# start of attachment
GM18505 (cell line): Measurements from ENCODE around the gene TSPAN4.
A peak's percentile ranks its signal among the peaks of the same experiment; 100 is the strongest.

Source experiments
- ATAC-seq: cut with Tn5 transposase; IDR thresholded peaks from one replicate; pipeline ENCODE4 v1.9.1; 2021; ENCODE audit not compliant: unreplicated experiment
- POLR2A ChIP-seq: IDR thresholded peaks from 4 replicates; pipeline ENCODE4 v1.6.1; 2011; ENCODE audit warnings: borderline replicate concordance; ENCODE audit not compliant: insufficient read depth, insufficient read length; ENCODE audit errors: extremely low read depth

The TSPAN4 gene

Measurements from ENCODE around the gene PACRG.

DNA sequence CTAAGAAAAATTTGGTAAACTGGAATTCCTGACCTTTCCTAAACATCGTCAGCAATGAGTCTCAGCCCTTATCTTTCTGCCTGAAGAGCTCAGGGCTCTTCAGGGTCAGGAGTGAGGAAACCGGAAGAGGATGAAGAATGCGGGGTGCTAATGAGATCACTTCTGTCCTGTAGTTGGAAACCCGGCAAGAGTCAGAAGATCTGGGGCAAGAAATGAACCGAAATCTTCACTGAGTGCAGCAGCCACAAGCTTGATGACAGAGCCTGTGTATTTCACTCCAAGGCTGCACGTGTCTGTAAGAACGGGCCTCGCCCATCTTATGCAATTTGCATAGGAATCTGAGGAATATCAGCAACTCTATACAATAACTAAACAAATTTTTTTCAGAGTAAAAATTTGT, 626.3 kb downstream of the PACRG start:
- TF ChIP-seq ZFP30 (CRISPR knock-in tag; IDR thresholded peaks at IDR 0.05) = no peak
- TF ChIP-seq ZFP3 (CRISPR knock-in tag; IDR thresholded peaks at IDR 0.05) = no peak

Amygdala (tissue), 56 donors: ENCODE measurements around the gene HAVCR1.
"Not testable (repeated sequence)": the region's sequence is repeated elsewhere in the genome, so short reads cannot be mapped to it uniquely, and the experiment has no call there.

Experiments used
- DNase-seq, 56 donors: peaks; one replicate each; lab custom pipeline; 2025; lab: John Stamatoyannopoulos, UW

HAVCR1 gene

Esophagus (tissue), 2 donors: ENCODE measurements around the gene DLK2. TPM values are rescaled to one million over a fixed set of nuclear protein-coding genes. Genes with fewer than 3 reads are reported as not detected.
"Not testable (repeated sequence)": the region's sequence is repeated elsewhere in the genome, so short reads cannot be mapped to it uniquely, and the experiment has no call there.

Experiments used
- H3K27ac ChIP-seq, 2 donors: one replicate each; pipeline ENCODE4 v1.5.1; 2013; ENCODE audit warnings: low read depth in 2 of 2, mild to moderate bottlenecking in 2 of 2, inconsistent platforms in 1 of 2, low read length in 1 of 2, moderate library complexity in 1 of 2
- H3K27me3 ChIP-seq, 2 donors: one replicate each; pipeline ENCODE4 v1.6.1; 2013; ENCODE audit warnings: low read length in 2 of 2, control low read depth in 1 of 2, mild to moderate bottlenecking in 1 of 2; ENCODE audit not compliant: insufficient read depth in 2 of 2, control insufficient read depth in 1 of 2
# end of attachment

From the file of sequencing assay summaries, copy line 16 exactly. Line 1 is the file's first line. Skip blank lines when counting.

Esophagus (tissue), 2 donors: ENCODE measurements around the gene DLK2. TPM values are rescaled to one million over a fixed set of nuclear protein-coding genes. Genes with fewer than 3 reads are reported as not detected.